The Honda CX500 is like a feisty featherweight boxer who’ll take on anyone and will never, ever back down. The model was first released in 1978 and it was fitted with a series of innovative features that were either uncommon or totally unused at the time, things like…
This Triton is a slightly unusual, modern take on the classic hybrid. It’s been built using a 1954 Norton Featherbed frame but instead of a 40 year old Triumph parallel twin, he’s using a 3 year old 865cc twin from the modern Bonneville.
The Triton is one of those motorcycles that every man should own at least once in their lives. The bike is the famous combination of the Norton Featherbed frame and the Triumph parallel-twin engine, often with a slew of other aftermarket parts all designed to make it go as fast as an air-cooled, vintage British twin can possibly manage.
The Yamaha XS360 is an interesting motorcycle, the model never saw a huge production run and were, in many respects, the slightly smaller brother of the much more famous Yamaha XS400.
Michael Mundy, the proprietor of Steel Bent Customs, has a penchant for building some of the cleanest cafe racer motorcycles you’ll find anywhere. He tends to favour the Honda CB750 and has now got the process of turning the bike from a lumbering over-weight bike into an exceedingly clean, pure example of what a cafe racer can be if the builder sticks to the core of what the genre originally entailed.
The humble Honda CB250N isn’t the sort of motorbike you’d usually see being customised, especially not to this degree. That said, the team at Ellaspede have been making quite a name for themselves working with slightly unusual motorcycles. In fact, they’re currently giving one of them away here.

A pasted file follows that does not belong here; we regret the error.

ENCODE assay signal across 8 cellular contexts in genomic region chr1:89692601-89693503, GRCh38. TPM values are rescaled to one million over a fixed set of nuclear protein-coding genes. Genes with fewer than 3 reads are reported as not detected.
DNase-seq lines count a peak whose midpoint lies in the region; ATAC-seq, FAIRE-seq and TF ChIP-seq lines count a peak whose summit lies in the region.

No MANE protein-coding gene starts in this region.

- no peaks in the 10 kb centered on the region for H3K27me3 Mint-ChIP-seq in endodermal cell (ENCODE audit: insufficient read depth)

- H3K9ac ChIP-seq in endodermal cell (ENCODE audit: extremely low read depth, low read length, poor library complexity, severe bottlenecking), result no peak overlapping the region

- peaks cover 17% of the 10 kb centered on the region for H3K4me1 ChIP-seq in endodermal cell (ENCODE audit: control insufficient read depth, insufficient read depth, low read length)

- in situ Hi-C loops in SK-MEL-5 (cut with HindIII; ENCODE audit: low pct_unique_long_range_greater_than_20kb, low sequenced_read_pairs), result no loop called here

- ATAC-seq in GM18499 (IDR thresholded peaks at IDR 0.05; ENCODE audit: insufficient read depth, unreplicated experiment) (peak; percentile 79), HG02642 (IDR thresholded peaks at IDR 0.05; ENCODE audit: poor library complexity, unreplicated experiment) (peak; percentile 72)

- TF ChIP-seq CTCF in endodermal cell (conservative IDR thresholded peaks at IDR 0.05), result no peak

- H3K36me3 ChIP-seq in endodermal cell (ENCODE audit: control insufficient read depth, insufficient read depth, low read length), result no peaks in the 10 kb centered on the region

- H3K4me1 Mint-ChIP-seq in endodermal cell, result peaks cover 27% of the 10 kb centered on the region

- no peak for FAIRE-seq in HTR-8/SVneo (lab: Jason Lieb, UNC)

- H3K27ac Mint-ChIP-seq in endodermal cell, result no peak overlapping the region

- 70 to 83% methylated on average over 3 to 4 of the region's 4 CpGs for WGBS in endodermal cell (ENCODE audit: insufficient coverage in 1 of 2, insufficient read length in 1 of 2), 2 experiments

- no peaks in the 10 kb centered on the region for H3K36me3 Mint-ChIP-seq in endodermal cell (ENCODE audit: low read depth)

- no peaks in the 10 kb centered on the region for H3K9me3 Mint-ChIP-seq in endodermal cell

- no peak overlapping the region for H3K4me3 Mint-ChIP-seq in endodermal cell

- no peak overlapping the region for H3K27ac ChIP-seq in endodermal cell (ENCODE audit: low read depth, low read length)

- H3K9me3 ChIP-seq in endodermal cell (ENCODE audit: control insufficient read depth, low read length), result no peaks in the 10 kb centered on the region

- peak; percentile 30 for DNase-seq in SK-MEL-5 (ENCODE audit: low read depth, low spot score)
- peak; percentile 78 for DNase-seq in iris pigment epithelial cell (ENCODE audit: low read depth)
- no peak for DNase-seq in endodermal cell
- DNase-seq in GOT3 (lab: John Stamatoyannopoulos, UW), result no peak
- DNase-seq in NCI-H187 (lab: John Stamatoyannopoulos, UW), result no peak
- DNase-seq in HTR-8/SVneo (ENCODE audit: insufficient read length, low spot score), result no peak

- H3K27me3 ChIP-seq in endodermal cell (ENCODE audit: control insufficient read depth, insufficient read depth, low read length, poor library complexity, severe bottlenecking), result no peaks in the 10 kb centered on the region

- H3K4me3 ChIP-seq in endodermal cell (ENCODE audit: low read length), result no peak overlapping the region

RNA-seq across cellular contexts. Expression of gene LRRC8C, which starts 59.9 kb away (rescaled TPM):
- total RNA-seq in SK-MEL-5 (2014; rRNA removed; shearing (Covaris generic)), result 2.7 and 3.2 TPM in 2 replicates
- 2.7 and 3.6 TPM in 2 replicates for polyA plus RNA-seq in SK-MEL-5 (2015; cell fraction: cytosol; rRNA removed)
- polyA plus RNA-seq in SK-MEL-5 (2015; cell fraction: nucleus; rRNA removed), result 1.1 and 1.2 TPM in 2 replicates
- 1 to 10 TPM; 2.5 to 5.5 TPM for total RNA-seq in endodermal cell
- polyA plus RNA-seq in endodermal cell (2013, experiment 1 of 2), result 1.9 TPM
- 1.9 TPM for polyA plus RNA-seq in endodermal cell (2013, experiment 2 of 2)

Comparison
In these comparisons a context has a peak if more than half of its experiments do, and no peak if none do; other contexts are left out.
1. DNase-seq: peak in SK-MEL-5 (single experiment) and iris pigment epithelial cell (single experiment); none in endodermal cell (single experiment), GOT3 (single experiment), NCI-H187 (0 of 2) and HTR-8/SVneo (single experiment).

he Harley-Davidson Nightster has been a runaway success for Harley-Davidson since it was released in 2007, the bike offered people a custom look for under $9,000 USD and it was fitted with Harley’s famous 1200cc Sportster v-twin engine.
The R131 Fighter by Confederate Motorcycles is a bike I’ve been wanting to feature here on Silodrome for quite some time, in some respects it’s the epitome of an engineering first approach to motorcycle design, and that’s resulted in a bike that’s beautiful purely because form follows function.
This bike was nicknamed “The American” by its creator, Michael Woolaway (aka Woolie), the head motorcycle man at Deus Ex Machina in California. The fundamental ethos behind The American was that is should be as American as possible with as few internationally sourced parts as could be managed.
The Honda CB750 has probably been featured on Silodrome more than any other single motorcycle model for the very simple reason that there are just so many people out there producing stunning customs using it as a base platform.
This bike, a custom KTM Superduke 990, is the personal daily rider of Tony Prust – the founder of Analog Motorcycles.
The Honda GB250 is a motorcycle that lives very close to my heart, I have one that I use almost daily and despite the fact that I initially bought it to spend “6 months or so” learning how to ride in Hong Kong (it’s a big change from England and Australia) I still own it and love it almost 4 years later.